Last night I watched a movie on Netflix called “Tell me who I am”. The film tells the story of a set of twins: a young man who lost his memory after a motor bike accident, and his devoted brother who helped him to remember everything again. Everything from learning to eat and tie his shoe laces, to recalling what their shared childhood had been like. Everything, that is, except one painful truth.
The truth that was hidden, for the best of motives, was both of the children were repeatedly abused, and their mother was the person behind the abuse.
Shocking – absolutely … And maybe you would have hidden that painful truth as well, to protect your twin, if you were in their shoes. It would be easy to believe you were doing them a favour.
Fast forward several years ….
Eventually events caused the truth to come to light. (That is, the twin told his brother they’d been sexually abused). However, he refused to share the details – despite relentless pressure – and that was hugely damaging to his twin. He felt his existence had been based on a lie, as his sense of who he was had been based on partial knowledge.
I suspect this story resonates profoundly with many betrayed partners who’ve learn they’ve been deceived. They need to piece together a new narrative as the story they’d been living is now a fantasy.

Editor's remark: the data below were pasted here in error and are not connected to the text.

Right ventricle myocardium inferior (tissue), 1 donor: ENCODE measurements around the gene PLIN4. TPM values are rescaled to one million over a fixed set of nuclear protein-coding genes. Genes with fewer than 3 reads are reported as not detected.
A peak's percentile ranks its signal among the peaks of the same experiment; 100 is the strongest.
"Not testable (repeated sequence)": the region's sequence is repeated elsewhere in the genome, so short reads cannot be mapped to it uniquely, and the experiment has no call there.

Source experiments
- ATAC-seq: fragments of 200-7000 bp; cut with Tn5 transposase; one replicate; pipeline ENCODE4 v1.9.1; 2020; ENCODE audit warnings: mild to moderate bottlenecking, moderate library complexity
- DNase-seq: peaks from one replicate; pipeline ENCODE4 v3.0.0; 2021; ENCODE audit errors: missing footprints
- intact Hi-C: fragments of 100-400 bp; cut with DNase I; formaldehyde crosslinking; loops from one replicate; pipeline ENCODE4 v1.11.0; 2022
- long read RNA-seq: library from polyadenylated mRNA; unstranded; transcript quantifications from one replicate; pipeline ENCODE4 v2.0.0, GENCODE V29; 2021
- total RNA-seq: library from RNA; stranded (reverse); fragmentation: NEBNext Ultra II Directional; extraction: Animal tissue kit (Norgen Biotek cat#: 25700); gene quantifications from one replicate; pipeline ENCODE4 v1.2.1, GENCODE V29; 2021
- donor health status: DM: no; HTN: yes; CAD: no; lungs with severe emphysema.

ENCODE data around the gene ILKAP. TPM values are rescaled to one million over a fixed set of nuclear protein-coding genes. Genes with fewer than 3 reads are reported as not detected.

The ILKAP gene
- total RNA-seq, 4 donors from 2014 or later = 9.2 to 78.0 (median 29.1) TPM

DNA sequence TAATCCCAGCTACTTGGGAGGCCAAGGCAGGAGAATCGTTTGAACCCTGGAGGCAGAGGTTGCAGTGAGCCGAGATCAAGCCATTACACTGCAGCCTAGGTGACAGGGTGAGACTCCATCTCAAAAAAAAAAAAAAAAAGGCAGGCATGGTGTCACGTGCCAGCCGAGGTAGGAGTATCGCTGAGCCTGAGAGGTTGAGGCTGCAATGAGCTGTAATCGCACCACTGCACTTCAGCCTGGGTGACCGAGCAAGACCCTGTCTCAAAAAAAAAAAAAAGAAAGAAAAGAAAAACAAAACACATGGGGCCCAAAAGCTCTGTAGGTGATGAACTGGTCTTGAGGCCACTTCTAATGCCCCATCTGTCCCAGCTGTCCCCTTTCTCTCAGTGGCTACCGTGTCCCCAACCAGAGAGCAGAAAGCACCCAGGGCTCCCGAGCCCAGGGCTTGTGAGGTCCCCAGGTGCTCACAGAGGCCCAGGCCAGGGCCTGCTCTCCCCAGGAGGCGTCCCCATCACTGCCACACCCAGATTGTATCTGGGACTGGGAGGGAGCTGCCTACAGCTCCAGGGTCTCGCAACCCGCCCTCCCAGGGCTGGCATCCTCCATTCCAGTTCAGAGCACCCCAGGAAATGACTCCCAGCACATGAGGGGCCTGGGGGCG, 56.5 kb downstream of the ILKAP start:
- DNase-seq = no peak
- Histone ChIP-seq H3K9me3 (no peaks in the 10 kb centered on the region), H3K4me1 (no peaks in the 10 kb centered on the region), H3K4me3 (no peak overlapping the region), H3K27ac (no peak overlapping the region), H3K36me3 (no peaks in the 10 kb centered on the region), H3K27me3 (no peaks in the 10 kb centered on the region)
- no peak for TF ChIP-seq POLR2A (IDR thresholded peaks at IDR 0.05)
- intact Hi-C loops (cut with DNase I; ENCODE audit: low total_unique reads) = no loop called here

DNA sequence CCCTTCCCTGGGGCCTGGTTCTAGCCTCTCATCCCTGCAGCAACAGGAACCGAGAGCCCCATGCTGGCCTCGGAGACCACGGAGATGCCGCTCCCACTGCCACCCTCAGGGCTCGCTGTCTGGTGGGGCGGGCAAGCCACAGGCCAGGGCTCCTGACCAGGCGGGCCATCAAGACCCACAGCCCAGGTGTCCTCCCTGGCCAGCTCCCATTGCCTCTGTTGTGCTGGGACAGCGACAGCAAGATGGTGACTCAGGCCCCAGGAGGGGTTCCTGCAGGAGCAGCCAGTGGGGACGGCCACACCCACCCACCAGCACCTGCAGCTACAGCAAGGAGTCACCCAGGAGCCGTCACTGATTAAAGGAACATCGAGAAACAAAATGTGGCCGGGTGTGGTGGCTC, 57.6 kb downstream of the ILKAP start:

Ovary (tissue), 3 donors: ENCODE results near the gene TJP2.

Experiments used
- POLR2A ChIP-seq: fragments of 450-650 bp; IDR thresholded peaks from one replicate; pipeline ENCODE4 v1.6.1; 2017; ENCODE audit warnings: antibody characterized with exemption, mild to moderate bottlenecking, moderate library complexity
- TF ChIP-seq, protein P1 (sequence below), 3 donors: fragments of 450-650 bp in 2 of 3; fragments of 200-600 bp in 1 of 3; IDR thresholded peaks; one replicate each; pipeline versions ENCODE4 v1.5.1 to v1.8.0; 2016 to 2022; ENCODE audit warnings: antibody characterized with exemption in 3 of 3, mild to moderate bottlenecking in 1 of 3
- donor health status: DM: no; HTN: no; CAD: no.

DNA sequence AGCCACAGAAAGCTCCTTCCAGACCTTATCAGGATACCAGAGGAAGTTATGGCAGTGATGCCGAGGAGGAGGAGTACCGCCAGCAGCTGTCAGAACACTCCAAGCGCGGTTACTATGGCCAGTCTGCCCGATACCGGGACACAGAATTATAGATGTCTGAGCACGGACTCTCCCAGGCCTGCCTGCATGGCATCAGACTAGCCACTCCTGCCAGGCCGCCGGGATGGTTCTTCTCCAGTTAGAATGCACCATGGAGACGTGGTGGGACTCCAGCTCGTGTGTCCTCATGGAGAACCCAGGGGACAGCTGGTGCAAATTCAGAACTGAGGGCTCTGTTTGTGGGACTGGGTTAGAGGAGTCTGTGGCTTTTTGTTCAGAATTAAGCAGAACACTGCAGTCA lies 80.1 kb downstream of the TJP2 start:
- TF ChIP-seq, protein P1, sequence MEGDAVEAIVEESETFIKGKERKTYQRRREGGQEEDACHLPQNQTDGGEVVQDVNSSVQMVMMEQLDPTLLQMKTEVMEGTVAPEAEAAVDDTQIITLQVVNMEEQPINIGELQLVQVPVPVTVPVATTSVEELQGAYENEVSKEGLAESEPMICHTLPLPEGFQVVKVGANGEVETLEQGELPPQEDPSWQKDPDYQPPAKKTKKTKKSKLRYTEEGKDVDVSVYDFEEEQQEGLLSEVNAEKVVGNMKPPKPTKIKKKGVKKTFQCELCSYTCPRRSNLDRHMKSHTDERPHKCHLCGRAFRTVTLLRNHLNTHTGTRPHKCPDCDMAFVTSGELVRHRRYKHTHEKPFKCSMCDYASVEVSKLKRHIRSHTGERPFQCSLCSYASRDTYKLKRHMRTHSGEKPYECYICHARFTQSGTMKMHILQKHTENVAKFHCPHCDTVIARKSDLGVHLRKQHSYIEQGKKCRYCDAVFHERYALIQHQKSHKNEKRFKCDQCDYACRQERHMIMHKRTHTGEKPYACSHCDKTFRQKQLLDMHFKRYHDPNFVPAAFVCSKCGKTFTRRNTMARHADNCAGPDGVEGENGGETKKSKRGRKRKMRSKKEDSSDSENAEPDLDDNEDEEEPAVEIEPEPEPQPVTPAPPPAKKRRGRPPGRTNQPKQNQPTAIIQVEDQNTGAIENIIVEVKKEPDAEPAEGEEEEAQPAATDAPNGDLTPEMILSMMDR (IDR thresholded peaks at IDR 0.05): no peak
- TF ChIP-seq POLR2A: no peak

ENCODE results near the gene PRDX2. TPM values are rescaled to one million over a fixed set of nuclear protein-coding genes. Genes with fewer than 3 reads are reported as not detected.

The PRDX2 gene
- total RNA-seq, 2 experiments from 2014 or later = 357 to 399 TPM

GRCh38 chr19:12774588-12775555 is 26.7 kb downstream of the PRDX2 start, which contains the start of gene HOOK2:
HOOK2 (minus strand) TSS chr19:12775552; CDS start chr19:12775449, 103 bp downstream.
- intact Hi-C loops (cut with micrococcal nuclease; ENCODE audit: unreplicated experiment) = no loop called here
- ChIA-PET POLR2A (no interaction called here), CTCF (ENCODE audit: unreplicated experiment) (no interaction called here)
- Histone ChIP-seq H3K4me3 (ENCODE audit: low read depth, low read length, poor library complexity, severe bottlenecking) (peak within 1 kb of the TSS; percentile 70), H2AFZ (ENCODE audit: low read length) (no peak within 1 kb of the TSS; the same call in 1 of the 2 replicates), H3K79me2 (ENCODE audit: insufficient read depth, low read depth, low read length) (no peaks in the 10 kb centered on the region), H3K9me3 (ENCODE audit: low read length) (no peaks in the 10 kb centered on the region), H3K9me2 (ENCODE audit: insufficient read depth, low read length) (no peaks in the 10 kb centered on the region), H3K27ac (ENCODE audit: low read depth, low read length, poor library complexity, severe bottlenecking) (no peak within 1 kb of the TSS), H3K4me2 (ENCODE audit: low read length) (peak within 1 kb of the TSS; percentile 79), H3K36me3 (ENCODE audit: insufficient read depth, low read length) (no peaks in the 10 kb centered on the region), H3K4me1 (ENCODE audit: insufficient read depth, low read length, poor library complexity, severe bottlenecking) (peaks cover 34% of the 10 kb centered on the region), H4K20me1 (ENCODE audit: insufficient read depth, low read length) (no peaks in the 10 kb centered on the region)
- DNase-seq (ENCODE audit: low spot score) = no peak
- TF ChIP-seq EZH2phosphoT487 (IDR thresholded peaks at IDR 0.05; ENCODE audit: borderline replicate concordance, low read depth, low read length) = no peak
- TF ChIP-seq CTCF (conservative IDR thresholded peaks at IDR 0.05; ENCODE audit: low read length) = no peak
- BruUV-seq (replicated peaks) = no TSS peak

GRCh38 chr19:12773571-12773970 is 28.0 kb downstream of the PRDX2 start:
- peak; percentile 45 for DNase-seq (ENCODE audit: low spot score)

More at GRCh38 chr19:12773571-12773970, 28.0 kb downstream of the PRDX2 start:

Hence, perhaps it’s not surprising that their mind is full of questions. Everything about the past must be reinterpreted. And they feel that they’re relating to a person they don’t know, who’s concealed the truth from them “to protect them from being hurt.”
Returning to the movie …
Eventually the twin finds the courage to record all the horrors of the past – which are then shared with his twin. Of course, it’s very painful, and it’s hard to take on board. But he, for one, would say that he’d rather know the facts. For now he knows the truth, and is able to move on.